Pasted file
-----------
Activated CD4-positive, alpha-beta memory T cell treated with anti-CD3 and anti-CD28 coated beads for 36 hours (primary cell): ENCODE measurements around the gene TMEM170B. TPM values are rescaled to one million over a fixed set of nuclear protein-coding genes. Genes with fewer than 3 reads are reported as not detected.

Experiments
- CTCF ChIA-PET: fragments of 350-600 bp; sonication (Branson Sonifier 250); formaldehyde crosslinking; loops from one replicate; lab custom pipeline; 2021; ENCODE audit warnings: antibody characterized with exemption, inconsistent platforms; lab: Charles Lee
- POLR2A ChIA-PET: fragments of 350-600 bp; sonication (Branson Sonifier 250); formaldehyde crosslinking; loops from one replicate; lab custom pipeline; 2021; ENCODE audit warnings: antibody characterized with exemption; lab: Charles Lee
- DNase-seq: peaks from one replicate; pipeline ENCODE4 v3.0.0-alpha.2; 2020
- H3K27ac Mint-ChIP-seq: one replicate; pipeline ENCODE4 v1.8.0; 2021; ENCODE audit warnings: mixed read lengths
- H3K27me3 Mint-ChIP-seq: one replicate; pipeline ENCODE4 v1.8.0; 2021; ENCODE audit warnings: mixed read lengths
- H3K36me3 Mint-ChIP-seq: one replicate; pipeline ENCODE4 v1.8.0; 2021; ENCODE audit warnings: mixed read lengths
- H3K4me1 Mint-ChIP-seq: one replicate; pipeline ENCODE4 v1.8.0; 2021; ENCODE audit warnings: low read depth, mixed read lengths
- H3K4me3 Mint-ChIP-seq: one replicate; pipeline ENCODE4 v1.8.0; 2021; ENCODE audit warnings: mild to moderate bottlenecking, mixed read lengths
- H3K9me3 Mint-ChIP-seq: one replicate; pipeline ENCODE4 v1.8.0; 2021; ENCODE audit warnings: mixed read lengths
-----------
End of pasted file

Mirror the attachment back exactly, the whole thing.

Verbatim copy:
Activated CD4-positive, alpha-beta memory T cell treated with anti-CD3 and anti-CD28 coated beads for 36 hours (primary cell): ENCODE measurements around the gene TMEM170B. TPM values are rescaled to one million over a fixed set of nuclear protein-coding genes. Genes with fewer than 3 reads are reported as not detected.

Experiments
- CTCF ChIA-PET: fragments of 350-600 bp; sonication (Branson Sonifier 250); formaldehyde crosslinking; loops from one replicate; lab custom pipeline; 2021; ENCODE audit warnings: antibody characterized with exemption, inconsistent platforms; lab: Charles Lee
- POLR2A ChIA-PET: fragments of 350-600 bp; sonication (Branson Sonifier 250); formaldehyde crosslinking; loops from one replicate; lab custom pipeline; 2021; ENCODE audit warnings: antibody characterized with exemption; lab: Charles Lee
- DNase-seq: peaks from one replicate; pipeline ENCODE4 v3.0.0-alpha.2; 2020
- H3K27ac Mint-ChIP-seq: one replicate; pipeline ENCODE4 v1.8.0; 2021; ENCODE audit warnings: mixed read lengths
- H3K27me3 Mint-ChIP-seq: one replicate; pipeline ENCODE4 v1.8.0; 2021; ENCODE audit warnings: mixed read lengths
- H3K36me3 Mint-ChIP-seq: one replicate; pipeline ENCODE4 v1.8.0; 2021; ENCODE audit warnings: mixed read lengths
- H3K4me1 Mint-ChIP-seq: one replicate; pipeline ENCODE4 v1.8.0; 2021; ENCODE audit warnings: low read depth, mixed read lengths
- H3K4me3 Mint-ChIP-seq: one replicate; pipeline ENCODE4 v1.8.0; 2021; ENCODE audit warnings: mild to moderate bottlenecking, mixed read lengths
- H3K9me3 Mint-ChIP-seq: one replicate; pipeline ENCODE4 v1.8.0; 2021; ENCODE audit warnings: mixed read lengths